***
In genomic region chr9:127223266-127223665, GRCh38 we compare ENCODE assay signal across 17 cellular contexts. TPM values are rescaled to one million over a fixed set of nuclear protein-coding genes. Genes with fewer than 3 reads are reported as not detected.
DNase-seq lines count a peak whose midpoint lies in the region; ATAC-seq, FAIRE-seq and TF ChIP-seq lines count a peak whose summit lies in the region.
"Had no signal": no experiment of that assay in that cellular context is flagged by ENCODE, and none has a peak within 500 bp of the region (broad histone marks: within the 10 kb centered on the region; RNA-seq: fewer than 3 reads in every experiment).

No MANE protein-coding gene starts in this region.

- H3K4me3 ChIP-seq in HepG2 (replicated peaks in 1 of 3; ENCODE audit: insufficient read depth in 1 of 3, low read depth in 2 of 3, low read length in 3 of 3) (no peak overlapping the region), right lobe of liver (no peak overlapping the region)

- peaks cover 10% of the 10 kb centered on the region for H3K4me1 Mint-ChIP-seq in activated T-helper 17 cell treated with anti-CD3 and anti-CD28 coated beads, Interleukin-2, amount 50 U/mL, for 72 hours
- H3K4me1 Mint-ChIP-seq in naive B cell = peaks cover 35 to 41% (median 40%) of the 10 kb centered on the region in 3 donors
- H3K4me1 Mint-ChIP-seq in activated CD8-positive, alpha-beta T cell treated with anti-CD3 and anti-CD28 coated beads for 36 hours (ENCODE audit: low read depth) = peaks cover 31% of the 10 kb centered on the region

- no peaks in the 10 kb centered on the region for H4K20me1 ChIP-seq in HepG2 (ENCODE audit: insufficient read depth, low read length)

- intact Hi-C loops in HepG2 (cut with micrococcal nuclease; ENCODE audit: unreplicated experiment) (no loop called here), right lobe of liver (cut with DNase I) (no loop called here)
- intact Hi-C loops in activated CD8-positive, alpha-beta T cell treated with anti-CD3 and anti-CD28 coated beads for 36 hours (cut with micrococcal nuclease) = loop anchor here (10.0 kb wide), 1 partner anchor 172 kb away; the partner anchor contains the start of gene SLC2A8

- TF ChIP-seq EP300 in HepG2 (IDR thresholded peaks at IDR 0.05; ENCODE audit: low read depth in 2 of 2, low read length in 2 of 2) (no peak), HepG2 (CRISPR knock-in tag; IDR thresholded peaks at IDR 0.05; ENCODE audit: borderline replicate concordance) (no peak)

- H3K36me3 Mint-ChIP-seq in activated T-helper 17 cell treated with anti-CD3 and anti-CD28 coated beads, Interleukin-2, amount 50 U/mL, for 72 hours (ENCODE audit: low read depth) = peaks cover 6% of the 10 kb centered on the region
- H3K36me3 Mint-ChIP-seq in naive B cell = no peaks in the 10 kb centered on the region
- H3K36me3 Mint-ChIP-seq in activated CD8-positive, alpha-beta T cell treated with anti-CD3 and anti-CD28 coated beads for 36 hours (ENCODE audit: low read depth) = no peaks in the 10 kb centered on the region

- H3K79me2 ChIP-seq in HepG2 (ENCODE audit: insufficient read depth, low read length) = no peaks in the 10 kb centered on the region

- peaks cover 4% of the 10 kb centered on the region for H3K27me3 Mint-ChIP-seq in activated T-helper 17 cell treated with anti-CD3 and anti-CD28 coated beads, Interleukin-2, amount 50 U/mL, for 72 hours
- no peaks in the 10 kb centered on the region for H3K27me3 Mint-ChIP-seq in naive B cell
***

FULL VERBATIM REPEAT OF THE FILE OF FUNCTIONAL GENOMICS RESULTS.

In genomic region chr9:127223266-127223665, GRCh38 we compare ENCODE assay signal across 17 cellular contexts. TPM values are rescaled to one million over a fixed set of nuclear protein-coding genes. Genes with fewer than 3 reads are reported as not detected.
DNase-seq lines count a peak whose midpoint lies in the region; ATAC-seq, FAIRE-seq and TF ChIP-seq lines count a peak whose summit lies in the region.
"Had no signal": no experiment of that assay in that cellular context is flagged by ENCODE, and none has a peak within 500 bp of the region (broad histone marks: within the 10 kb centered on the region; RNA-seq: fewer than 3 reads in every experiment).

No MANE protein-coding gene starts in this region.

- H3K4me3 ChIP-seq in HepG2 (replicated peaks in 1 of 3; ENCODE audit: insufficient read depth in 1 of 3, low read depth in 2 of 3, low read length in 3 of 3) (no peak overlapping the region), right lobe of liver (no peak overlapping the region)

- peaks cover 10% of the 10 kb centered on the region for H3K4me1 Mint-ChIP-seq in activated T-helper 17 cell treated with anti-CD3 and anti-CD28 coated beads, Interleukin-2, amount 50 U/mL, for 72 hours
- H3K4me1 Mint-ChIP-seq in naive B cell = peaks cover 35 to 41% (median 40%) of the 10 kb centered on the region in 3 donors
- H3K4me1 Mint-ChIP-seq in activated CD8-positive, alpha-beta T cell treated with anti-CD3 and anti-CD28 coated beads for 36 hours (ENCODE audit: low read depth) = peaks cover 31% of the 10 kb centered on the region

- no peaks in the 10 kb centered on the region for H4K20me1 ChIP-seq in HepG2 (ENCODE audit: insufficient read depth, low read length)

- intact Hi-C loops in HepG2 (cut with micrococcal nuclease; ENCODE audit: unreplicated experiment) (no loop called here), right lobe of liver (cut with DNase I) (no loop called here)
- intact Hi-C loops in activated CD8-positive, alpha-beta T cell treated with anti-CD3 and anti-CD28 coated beads for 36 hours (cut with micrococcal nuclease) = loop anchor here (10.0 kb wide), 1 partner anchor 172 kb away; the partner anchor contains the start of gene SLC2A8

- TF ChIP-seq EP300 in HepG2 (IDR thresholded peaks at IDR 0.05; ENCODE audit: low read depth in 2 of 2, low read length in 2 of 2) (no peak), HepG2 (CRISPR knock-in tag; IDR thresholded peaks at IDR 0.05; ENCODE audit: borderline replicate concordance) (no peak)

- H3K36me3 Mint-ChIP-seq in activated T-helper 17 cell treated with anti-CD3 and anti-CD28 coated beads, Interleukin-2, amount 50 U/mL, for 72 hours (ENCODE audit: low read depth) = peaks cover 6% of the 10 kb centered on the region
- H3K36me3 Mint-ChIP-seq in naive B cell = no peaks in the 10 kb centered on the region
- H3K36me3 Mint-ChIP-seq in activated CD8-positive, alpha-beta T cell treated with anti-CD3 and anti-CD28 coated beads for 36 hours (ENCODE audit: low read depth) = no peaks in the 10 kb centered on the region

- H3K79me2 ChIP-seq in HepG2 (ENCODE audit: insufficient read depth, low read length) = no peaks in the 10 kb centered on the region

- peaks cover 4% of the 10 kb centered on the region for H3K27me3 Mint-ChIP-seq in activated T-helper 17 cell treated with anti-CD3 and anti-CD28 coated beads, Interleukin-2, amount 50 U/mL, for 72 hours
- no peaks in the 10 kb centered on the region for H3K27me3 Mint-ChIP-seq in naive B cell